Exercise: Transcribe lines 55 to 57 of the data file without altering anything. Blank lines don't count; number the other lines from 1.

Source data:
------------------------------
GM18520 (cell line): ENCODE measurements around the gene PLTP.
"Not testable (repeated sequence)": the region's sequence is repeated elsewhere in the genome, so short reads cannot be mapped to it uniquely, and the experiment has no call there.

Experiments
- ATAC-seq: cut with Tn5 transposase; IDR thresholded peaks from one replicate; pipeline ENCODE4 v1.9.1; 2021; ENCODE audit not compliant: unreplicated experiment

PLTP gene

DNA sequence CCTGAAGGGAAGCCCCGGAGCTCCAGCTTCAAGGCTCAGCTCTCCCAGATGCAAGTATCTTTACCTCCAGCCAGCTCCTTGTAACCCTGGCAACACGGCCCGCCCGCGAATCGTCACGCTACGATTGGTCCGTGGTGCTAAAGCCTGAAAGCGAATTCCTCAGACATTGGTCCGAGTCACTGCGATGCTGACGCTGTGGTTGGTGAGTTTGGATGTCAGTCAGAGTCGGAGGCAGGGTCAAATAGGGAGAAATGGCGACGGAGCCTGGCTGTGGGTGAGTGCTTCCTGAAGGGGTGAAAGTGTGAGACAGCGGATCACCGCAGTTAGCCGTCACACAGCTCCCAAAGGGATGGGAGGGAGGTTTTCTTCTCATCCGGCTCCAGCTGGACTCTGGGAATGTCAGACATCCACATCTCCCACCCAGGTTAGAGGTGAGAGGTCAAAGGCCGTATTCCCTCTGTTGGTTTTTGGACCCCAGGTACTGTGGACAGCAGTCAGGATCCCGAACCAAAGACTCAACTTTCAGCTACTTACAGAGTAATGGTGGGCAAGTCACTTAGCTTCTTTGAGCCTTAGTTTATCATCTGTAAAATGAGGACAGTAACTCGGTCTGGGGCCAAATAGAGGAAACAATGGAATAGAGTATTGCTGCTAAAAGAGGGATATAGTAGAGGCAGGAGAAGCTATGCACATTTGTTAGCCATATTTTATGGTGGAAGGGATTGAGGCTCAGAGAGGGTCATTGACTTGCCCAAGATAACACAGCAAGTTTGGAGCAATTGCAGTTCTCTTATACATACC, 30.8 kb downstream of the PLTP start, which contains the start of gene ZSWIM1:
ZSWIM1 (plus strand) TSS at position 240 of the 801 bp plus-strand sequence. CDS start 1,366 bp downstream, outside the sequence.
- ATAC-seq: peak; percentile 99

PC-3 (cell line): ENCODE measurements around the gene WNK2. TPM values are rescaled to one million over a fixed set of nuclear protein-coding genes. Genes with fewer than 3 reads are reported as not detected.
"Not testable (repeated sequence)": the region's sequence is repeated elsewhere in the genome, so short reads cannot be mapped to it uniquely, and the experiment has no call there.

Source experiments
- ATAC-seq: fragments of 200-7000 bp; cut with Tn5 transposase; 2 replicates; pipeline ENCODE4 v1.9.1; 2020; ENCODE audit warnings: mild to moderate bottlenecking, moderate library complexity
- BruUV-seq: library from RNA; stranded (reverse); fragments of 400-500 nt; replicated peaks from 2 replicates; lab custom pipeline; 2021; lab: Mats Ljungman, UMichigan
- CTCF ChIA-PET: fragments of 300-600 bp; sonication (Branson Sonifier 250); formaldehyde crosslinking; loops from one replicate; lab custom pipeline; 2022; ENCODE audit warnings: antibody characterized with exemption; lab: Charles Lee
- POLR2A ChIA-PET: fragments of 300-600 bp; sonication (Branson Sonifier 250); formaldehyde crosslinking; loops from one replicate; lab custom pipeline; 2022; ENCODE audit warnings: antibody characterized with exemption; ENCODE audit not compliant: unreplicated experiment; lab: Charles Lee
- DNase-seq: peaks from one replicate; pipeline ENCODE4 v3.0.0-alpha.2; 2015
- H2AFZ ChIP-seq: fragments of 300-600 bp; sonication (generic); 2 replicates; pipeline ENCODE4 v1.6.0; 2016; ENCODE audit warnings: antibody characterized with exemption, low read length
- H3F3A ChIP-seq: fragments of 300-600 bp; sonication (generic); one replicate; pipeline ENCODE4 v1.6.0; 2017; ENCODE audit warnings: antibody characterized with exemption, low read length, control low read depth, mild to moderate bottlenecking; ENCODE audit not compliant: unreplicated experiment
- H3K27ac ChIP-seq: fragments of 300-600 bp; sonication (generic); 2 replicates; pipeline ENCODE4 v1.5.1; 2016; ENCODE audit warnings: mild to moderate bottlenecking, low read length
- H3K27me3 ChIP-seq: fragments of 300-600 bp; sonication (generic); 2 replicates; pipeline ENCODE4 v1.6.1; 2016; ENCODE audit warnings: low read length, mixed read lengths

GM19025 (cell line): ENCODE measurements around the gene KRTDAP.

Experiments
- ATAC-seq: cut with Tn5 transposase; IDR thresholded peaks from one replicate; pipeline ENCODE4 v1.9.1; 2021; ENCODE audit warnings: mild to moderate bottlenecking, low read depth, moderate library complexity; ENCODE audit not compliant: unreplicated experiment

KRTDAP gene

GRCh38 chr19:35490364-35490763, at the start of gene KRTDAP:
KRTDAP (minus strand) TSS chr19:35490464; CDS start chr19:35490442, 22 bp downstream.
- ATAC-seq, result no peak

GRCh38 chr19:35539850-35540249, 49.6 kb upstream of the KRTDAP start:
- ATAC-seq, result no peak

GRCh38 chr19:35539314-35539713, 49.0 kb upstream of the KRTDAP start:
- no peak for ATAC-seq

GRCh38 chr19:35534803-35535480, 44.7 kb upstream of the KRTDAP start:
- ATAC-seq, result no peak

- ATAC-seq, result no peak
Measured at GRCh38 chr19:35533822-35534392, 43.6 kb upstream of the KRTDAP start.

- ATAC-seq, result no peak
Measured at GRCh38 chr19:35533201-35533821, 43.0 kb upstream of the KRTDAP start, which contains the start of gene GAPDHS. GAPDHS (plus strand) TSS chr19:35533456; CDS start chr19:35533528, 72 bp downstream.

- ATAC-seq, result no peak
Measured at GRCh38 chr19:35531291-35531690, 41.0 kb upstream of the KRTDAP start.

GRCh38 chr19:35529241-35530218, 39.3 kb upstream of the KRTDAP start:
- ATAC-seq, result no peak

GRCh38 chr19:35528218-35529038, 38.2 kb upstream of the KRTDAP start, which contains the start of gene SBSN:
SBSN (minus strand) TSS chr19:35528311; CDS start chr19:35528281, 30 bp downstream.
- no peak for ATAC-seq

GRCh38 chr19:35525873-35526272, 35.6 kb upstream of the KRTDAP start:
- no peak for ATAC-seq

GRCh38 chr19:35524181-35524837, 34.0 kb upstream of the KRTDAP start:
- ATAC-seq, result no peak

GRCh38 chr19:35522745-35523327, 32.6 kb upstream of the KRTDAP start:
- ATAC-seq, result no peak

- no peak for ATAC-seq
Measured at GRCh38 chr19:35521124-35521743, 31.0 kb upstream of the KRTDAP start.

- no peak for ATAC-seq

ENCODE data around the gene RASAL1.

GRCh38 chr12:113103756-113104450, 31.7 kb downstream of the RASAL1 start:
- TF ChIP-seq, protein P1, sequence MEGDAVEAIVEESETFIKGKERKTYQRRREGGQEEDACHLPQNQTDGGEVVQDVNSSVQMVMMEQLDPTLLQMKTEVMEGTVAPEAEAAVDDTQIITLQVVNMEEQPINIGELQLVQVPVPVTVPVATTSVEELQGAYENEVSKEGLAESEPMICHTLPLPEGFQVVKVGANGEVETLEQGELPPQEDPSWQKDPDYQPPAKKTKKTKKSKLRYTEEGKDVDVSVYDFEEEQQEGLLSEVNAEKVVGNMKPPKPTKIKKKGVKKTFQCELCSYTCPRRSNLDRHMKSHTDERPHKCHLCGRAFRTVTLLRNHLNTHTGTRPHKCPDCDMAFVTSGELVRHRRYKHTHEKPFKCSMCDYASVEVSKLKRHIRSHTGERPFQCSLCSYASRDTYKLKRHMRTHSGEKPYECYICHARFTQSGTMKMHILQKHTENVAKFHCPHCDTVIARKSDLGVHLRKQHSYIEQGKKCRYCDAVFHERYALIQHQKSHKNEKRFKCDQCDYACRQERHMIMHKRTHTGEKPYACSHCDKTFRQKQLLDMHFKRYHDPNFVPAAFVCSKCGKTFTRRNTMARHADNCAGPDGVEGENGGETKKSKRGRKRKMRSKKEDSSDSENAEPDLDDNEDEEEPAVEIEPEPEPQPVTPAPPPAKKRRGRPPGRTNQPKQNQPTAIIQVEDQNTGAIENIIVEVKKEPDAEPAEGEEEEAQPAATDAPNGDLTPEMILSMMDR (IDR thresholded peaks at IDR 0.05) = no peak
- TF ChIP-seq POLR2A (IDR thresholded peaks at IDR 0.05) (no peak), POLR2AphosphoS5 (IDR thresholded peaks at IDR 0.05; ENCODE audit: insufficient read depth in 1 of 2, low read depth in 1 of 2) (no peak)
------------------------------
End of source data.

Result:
GRCh38 chr12:113103756-113104450, 31.7 kb downstream of the RASAL1 start:
- TF ChIP-seq, protein P1, sequence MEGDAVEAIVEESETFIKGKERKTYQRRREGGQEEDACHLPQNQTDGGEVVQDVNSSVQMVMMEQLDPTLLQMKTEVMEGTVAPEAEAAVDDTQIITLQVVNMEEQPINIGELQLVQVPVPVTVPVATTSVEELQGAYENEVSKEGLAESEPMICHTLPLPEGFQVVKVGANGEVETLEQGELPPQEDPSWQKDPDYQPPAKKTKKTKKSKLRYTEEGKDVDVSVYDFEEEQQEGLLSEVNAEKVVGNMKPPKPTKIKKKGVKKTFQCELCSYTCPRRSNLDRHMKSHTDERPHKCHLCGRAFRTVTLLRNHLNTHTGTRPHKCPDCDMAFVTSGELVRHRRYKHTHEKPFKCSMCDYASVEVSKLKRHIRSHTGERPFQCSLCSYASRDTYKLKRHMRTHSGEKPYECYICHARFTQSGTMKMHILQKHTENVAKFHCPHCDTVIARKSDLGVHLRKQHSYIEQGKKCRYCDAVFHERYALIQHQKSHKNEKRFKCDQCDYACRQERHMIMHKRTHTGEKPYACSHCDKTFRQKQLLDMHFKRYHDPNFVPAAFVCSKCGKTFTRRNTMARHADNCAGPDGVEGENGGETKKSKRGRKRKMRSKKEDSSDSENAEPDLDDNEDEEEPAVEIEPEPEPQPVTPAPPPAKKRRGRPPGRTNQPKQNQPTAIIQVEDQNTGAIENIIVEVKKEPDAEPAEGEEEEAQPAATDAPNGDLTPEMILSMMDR (IDR thresholded peaks at IDR 0.05) = no peak
- TF ChIP-seq POLR2A (IDR thresholded peaks at IDR 0.05) (no peak), POLR2AphosphoS5 (IDR thresholded peaks at IDR 0.05; ENCODE audit: insufficient read depth in 1 of 2, low read depth in 1 of 2) (no peak)